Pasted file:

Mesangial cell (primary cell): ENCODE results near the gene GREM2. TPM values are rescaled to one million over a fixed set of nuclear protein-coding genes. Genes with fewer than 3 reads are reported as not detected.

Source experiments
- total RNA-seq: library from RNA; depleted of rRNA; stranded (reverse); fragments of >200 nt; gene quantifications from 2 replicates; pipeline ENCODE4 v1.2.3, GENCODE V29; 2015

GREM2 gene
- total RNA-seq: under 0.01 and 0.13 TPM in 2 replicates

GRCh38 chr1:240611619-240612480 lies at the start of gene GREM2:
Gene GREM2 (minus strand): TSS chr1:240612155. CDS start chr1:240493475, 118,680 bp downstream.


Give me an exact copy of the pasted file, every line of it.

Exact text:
Mesangial cell (primary cell): ENCODE results near the gene GREM2. TPM values are rescaled to one million over a fixed set of nuclear protein-coding genes. Genes with fewer than 3 reads are reported as not detected.

Source experiments
- total RNA-seq: library from RNA; depleted of rRNA; stranded (reverse); fragments of >200 nt; gene quantifications from 2 replicates; pipeline ENCODE4 v1.2.3, GENCODE V29; 2015

GREM2 gene
- total RNA-seq: under 0.01 and 0.13 TPM in 2 replicates

GRCh38 chr1:240611619-240612480 lies at the start of gene GREM2:
Gene GREM2 (minus strand): TSS chr1:240612155. CDS start chr1:240493475, 118,680 bp downstream.